ttanooga with the Memphis and Charleston Railroads, at which point they seized two thousand of the enemy, who were retreating, without firing a shot, and captured five locomotives and a large amount of rolling stock. The other expedition, under Col. Turchin, of the Nineteenth Illinois regiment, went west, and arrived at Decatur in time to save the railroad bridge, which was in flames. General Mitchell now holds a hundred miles of the Memphis and Charleston Railroad.--Philadelphia Press, April 15. Commodore Foote, with the Western flotilla and mortar-boats, en route for Fort Pillow, left New Madrid, Mo., accompanied by a large body of National trools.--New York World, April 16. Four companies of the Connecticut Eighth Regiment had a skirmish this day with a force of rebels of one hundred and fifty men that made a sortie from Fort Macon, the rebels driving in the Union pickets. After a sharp engagement the rebels were driven back to the Fort. Capt. Schaffer and one privat
April 15. The Norfolk Day Book of to-day contains the following: A party of gentlemen left this city on Saturday last, in the steamer S. S. Anderson, and proceeded down the river. In the course of the day they went well over to the enemy's lines, in the direction of Newport News, and went alongside Her Britannic Majesty's steamer Rinaldo. They were not permitted to go on board the Rinaldo, as Her Britannic Majesty's gallant subjects informed them that they could hold no communication with us. (Query — Would they have said the same to a Yankee?) Her officers and crew, however, evinced great pleasure at the visit, and testified their delight by the waving of hands and hats, and responding to the cheers given them by those on board the Anderson as they were about leaving. After leaving her, our boys thought they had not sufficiently teased the Yankees, and in order to vex them as much as possible, they waved the rebel colors directly in their teeth and courted a shot,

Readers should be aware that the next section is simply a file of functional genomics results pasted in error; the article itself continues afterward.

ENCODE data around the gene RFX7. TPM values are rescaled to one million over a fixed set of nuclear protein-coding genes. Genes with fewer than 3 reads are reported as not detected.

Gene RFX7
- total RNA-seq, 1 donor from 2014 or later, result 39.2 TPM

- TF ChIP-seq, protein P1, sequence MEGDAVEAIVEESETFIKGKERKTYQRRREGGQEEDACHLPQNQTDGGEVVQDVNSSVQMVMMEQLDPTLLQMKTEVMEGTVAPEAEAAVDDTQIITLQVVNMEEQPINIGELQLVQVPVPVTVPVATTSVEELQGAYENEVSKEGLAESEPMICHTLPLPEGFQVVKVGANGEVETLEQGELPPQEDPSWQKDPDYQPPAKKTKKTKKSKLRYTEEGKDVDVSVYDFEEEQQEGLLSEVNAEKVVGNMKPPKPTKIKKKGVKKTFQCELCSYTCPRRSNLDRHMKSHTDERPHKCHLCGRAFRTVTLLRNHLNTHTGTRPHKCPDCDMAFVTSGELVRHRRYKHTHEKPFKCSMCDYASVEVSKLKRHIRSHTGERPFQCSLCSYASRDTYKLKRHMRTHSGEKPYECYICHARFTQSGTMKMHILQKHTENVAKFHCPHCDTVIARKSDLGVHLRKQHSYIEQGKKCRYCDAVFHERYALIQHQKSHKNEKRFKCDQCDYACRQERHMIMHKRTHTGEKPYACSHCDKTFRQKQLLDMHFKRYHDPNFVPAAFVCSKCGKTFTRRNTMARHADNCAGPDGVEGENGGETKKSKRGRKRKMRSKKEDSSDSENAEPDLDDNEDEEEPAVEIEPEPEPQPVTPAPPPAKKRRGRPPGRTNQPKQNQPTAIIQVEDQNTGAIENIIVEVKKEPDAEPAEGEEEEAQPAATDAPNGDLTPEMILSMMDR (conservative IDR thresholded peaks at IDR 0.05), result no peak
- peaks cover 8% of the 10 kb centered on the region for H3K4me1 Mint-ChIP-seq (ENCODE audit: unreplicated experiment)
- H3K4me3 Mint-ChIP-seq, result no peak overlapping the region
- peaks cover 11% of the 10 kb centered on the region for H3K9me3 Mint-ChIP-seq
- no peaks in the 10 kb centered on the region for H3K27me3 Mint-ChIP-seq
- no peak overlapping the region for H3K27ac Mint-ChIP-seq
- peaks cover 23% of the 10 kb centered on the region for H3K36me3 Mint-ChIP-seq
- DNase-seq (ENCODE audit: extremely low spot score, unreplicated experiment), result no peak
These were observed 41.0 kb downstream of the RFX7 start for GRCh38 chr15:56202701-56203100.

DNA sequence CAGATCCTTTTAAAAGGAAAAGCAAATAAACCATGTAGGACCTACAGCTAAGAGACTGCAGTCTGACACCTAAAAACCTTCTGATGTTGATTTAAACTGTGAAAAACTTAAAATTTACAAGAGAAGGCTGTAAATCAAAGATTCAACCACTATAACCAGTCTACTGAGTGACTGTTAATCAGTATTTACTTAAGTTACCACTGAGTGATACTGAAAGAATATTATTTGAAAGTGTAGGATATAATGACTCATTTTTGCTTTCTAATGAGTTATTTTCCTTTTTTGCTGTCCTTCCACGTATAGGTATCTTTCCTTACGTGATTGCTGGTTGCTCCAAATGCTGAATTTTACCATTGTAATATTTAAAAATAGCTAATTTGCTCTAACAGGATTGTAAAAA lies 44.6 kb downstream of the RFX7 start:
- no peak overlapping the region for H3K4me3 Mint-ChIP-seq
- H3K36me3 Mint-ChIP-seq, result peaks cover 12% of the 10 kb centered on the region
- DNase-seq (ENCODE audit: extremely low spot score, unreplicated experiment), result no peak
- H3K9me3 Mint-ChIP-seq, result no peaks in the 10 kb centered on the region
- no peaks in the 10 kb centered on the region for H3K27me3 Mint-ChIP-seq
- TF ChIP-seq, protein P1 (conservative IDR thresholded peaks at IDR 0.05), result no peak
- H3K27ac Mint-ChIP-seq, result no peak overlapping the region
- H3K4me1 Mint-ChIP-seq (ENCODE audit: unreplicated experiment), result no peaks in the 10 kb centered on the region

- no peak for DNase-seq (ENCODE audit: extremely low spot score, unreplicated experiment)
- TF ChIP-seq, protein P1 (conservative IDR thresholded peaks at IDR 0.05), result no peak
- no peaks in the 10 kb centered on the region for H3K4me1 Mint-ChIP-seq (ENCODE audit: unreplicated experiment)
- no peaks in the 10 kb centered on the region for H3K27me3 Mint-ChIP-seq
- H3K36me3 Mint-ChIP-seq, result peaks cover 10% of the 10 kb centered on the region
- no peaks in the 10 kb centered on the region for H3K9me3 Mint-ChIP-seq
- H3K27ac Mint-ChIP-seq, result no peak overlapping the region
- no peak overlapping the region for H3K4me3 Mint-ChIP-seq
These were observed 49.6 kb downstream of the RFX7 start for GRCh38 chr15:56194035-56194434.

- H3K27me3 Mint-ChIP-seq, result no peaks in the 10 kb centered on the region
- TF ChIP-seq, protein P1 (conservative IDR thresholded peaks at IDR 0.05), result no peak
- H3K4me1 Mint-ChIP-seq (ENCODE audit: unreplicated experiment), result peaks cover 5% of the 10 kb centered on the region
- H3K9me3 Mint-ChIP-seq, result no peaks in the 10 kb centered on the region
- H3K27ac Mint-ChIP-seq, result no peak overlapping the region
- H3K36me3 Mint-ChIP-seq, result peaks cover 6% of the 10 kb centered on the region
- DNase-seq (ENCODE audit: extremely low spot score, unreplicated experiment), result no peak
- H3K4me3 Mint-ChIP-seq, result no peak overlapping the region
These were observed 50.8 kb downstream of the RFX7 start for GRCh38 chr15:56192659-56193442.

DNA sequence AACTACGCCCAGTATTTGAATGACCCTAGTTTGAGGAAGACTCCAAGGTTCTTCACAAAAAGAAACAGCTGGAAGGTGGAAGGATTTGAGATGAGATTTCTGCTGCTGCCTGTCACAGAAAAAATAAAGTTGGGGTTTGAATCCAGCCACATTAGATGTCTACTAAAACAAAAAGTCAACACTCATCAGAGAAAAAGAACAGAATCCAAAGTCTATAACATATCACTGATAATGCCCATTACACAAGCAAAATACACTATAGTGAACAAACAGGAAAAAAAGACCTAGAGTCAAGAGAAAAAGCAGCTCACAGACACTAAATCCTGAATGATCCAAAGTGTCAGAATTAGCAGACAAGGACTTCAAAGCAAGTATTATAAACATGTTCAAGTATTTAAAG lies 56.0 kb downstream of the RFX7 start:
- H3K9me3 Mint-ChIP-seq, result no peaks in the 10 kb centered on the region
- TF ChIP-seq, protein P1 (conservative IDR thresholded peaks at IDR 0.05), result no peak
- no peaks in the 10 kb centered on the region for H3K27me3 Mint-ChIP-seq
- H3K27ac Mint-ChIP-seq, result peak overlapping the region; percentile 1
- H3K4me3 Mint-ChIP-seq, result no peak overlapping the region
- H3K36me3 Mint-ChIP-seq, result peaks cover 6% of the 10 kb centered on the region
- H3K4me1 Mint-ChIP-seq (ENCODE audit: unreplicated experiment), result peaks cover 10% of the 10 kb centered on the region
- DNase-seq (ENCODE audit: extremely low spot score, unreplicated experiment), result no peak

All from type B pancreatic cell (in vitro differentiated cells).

Mitchel, near Pulaski, Giles County, Tenn., and captured sixty wagons and about two hundred and seventy unarmed National troops. Morgan not having the means of moving the prisoners, released them on parole.--Shelbyville News (Tenn.), May 8. Yesterday General O. M. Mitchel occupied Huntsville, Alabama, after a lively engagement with seven thousand of the rebel infantry and cavalry.--National Intelligencer, May 3. Intelligence was received of a battle at Poralto, Texas, on the fifteenth of April, between the National forces, under General Canby, and a party of Texans who had fortified themselves at that place. The rebels were defeated. General Canby's loss was twenty-five killed and wounded.--Missouri Republican, May 2. General Robert Anderson and Sergeant Peter Hart, received medals from the New York Chamber of Commerce, in honor of the heroic defence of Fort Sumter. The following instructions were sent to the flag-officer of each of the blockading squadrons from
April 15. Franklin, St. Mary's Parish, La., was occupied by the National forces, under General Banks.--The siege of Washington, N. C., was raised. The rebel force, which for nearly three weeks had invested that place, left suddenly this evening. General Foster, who arrived at Newbern yesterday, was preparing an expedition to march for the relief of the town, when the account of the departure of the rebels reached him.--See Supplement. At a point seventy miles south of Salt Lake City, Utah, Colonel Evans, with a party of National troops, attacked and put to flight two hundreds Indians, thirty of whom were killed. The Union forces followed them fourteen miles, scattering them in every direction. Lieutenant Peck was killed and two sergeants were wounded on the National side.--A battalion of cavalry from California arrived at New York from San Francisco, under the command of Major De Witt C. Thompson.--Fighting was continued on the Nansemond River, Va., and its vicinity.
April 15. The National gunboat Chenango, while proceeding to sea from New York City to-day, burst one of her boilers, killing one man, and severely wounding thirty-two others.--A meeting was held at Knoxville, Tenn., at which resolutions offered by W. G. Brownlow were unanimously adopted, favoring emancipation, recommending a convention to effect it, and requesting Governor Johnson to call the same at the earliest period practicable, and indorsing the administration and war policy of President Lincoln. Governor Johnson made a powerful speech in support of the resolutions.--the Ninth Connecticut and Eighth Vermont reenlisted veteran regiments arrived at New Haven, Ct., this evening.--General John W. Geary, commanding Second division, Twelfth (afterward Twentieth) army corps, started from Bridgeport, Ala., on an expedition down the Tennessee, last Tuesday, taking with him one thousand men, and one gunboat. They shelled along the banks of the river, occasionally routing a party of